Beacons are used for the purpose of guiding travelers or marking significant places or things. In early days fire and light serves as beacon for travelers as explorers. Nowadays beacon have evolved very much from fire and light. While on a trek i have noticed officials have installed a simple sound alarms as beacons at certain spots to guide trekkers. I thought it was a nice idea and would be better if it was powered by Solar power hence built this Solar powered beacon project.
On seeing this we have also used similar beacons in treasure hunt game in my college campus, where the sound guides players to a treasure. Hope you will find similar application for this circuit.
GENERAL APPLICATIONS OF BEACONS:
- Guidance purposes
SOLAR POWERED BEACON WITHOUT BATTERY BACKUP:
In this circuit the power is directly derived from the solar panel. So this circuit will not work in night or in the absence of sun (cloudy condition). So i advice you to see if your application can tolerate this drawback.
The circuit is powered by a 12v solar panel. It is capable of delivering 11.8v to load under optimum sunlight and 11.4v when sunlight is less intense. A electrolytic capacitor C1 was used to stabilize the voltage output from the solar panel. Use a diode D1 to prevent the reverse flow of current to panel from Capacitor C1. Considering the voltage drop 0.7v of the diode, the finally voltage output from panel will be around 10.7v. This Voltage is sufficient for our siren circuit.
Op Amp works as astable multivibrator generate square wave. This in turn drives the buzzer. Thus this forms the alarm part of our circuit. After the circuit is powered ON output of Opamp is unpredictable. Let us assume that the output is Low, logic ‘1’. The output is fed back to the Non-inverting input of opamp through the voltage divider R2 and R3. Here the input voltage to + terminal of opamp will be half the supply voltage.
When the output logic is 1 the capacitor C1 starts charging through feedback resistor R1. When voltage in the capacitor exceeds non inverting terminal voltage output switches to logic 0. This makes the capacitor to discharge via R1.
When output goes low, nil voltage will appears across the Non inverting terminal of Opamp. As a result when capacitor fully discharges and the point where no voltage appears across C1, the opamp switches its state to 1 again. This cycle repeats and gives a square wave as output.
F = 1 / R1C1
This gives us a frequency of 20Hz as output from our circuit.
- Clouds, less sunlight and other external factors may interrupt the circuit operation.
- Circuit will be functional only during daytime.
- Optional Cap C2 is to steady the input voltage level.
SOLAR POWERED BEACON WITH BATTERY BACKUP:
You can use this circuit if you cannot tolerate the failure of this beacon in night and cloudy condition. Choice of battery is very much important for this circuit. I would suggest you to use 8v Lead acid battery for this purpose.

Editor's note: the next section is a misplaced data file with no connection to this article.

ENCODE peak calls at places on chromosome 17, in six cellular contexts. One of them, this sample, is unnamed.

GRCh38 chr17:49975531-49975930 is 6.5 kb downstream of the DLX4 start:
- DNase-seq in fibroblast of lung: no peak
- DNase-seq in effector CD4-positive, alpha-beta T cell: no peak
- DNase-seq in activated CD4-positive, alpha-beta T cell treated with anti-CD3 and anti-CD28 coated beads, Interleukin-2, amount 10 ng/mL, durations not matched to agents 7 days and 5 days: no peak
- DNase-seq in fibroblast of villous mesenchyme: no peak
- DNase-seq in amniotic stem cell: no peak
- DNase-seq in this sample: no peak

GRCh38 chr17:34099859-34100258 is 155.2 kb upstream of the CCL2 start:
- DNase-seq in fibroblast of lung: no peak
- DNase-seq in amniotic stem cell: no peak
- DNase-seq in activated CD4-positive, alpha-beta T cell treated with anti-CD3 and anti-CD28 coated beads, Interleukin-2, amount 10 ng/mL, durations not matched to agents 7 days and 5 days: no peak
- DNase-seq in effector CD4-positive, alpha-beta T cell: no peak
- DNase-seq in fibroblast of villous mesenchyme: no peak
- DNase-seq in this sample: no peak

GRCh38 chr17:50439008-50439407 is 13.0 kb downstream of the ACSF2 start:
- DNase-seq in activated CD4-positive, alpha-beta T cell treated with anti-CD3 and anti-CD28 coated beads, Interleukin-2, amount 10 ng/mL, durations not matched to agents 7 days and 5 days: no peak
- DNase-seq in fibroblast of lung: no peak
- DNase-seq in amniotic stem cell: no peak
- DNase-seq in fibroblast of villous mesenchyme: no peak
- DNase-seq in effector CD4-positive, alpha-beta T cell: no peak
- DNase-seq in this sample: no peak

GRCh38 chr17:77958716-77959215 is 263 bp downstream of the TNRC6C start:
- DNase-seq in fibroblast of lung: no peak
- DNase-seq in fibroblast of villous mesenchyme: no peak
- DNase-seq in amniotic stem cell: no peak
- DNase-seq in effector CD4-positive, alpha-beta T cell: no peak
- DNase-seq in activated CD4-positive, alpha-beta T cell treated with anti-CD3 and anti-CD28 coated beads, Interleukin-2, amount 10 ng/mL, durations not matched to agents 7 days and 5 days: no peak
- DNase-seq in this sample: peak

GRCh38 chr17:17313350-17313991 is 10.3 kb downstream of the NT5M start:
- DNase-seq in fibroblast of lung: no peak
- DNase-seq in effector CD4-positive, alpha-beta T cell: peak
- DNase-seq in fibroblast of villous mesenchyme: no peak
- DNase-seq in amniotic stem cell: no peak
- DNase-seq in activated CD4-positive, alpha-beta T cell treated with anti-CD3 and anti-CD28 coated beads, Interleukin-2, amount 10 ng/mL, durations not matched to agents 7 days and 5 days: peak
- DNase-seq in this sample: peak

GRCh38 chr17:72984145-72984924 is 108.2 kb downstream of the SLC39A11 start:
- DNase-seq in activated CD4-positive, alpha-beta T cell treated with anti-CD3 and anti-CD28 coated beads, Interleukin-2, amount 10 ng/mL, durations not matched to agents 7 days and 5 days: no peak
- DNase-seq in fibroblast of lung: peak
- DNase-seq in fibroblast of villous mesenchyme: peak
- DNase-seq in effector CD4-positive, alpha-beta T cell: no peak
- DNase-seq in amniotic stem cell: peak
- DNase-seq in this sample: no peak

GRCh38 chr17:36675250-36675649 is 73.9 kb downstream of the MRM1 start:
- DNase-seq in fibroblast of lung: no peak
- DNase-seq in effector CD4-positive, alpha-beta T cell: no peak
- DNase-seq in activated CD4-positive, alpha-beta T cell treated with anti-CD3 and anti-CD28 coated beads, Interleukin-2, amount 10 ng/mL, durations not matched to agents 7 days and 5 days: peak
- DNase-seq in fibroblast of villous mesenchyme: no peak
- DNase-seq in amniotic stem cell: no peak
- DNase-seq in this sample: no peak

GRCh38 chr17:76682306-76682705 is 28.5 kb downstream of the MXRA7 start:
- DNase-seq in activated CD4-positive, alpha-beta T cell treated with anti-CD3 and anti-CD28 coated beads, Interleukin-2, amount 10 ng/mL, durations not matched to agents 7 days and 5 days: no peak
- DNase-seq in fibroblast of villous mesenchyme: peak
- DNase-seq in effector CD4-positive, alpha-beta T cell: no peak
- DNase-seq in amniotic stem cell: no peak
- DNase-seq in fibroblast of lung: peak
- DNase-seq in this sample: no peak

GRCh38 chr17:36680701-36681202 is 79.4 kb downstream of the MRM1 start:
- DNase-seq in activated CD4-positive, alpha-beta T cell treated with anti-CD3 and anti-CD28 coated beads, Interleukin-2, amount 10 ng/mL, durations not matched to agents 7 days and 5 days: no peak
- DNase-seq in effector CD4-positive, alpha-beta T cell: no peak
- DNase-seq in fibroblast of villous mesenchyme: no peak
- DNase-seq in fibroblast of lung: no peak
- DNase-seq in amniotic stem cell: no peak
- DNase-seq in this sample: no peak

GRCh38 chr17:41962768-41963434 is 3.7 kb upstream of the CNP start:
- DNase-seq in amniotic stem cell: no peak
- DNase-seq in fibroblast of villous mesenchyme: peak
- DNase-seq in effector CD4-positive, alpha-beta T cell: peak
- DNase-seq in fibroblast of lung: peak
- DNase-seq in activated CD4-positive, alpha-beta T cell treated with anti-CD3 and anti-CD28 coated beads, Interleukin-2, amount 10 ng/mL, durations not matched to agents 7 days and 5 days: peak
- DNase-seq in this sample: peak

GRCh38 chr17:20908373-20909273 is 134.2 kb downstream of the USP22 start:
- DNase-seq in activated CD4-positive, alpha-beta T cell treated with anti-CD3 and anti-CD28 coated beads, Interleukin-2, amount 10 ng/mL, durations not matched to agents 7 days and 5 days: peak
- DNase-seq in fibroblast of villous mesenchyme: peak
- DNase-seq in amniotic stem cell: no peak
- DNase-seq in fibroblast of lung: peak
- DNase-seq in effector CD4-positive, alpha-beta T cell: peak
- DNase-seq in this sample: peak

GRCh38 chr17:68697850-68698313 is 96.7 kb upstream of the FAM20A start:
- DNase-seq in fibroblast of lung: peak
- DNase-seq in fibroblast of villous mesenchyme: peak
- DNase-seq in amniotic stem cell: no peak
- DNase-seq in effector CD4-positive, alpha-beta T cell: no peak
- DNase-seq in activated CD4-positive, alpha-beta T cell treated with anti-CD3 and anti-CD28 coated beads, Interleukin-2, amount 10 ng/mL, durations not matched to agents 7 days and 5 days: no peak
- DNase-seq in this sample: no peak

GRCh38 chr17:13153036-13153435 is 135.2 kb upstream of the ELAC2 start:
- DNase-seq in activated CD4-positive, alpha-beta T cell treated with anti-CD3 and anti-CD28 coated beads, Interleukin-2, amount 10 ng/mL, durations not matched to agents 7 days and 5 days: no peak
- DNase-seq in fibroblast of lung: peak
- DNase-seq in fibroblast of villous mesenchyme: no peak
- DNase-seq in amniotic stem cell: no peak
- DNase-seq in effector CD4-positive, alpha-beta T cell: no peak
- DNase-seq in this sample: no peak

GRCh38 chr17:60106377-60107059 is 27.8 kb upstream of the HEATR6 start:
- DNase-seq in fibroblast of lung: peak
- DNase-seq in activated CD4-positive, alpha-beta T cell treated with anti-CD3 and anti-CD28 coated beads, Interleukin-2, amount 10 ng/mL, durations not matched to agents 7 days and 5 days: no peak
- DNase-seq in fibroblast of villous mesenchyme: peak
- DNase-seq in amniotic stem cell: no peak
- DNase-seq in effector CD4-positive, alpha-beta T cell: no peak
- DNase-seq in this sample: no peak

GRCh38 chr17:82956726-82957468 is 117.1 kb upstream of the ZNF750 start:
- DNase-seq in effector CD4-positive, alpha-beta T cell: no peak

Most of the 8V Lead acid batteries need to be charged at around 9.4v for reaching its maximum charge capacity. Also supply current should be around 20% of it’s battery rated current. Therefore considering our battery 1Ah, 20% – 200mA is sufficient for charging. Solar panel here i used is capable of delivering that current so it wouldn’t be a problem. As i said earlier the panel will deliver 10.7v even under non optimum conditions so am gonna consider that for calculation.
To regulate the voltage applied to the battery am gonna use a simple zener diode which will provide constant current charge to the battery under fixed voltage.Zener diode BZX79-C10 rated 9.4v. So to determine R4
R = (Vin – Vz ) / ( Iz + IBat)
R = 10.7 – 9.4 / ( 50mA + 200mA )
R = 100 ohms (approximation to standard resistor value)
So this setup will safe charge 8v Lead acid battery via Solar panel.
DISCHARGE OF BATTERY:
Coming to the discharge part of our battery. Now let’s see how much current our beacon actually consumes
I = IBuzzer + IR (Current through voltage divider R3 and R2 at 50% duty cycle)
I = 15mA (from datasheet) + 10.7 / 2K @50%
I = 15mA + 2.67mA
But let’s consider 30mA as current drawn from the battery, just to be a safe assumption. So this circuit will take 30mA which gives 30mAh when used for an hour. So this battery can pretty much power the circuit for about 25 hours still leaving 25% of charge in the battery.
This is pretty much in theory but in real time not everything goes as per your math. You cannot expect sunlight throughout the day of usage. So best guess is that you can run your beacon for around 20 hours in real time before charging even though your math gives 25 hours before depleting the charge to 25%. Also it is a good practice to use Lead acid battery only up to 75% of charge for extended battery life.
Also it is always good to know the charge level of your battery. Here is a guide to build your own Lead acid battery charge indicator circuit. The rest of the circuit is identical to the circuit without battery backup. Refer to that explanation.
- Always do your math considering the uncertainty of atmospheric conditions that affects solar power.
- Go through your battery datasheet thoroughly to understand your battery specifications, it might vary.
- The cap C2 is to steady the output voltage from the solar panel.
Hope this solar beacon will be helpful to you. Please post your thoughts, feedback and queries about this project below in the comment box and I will be glad to help you 🙂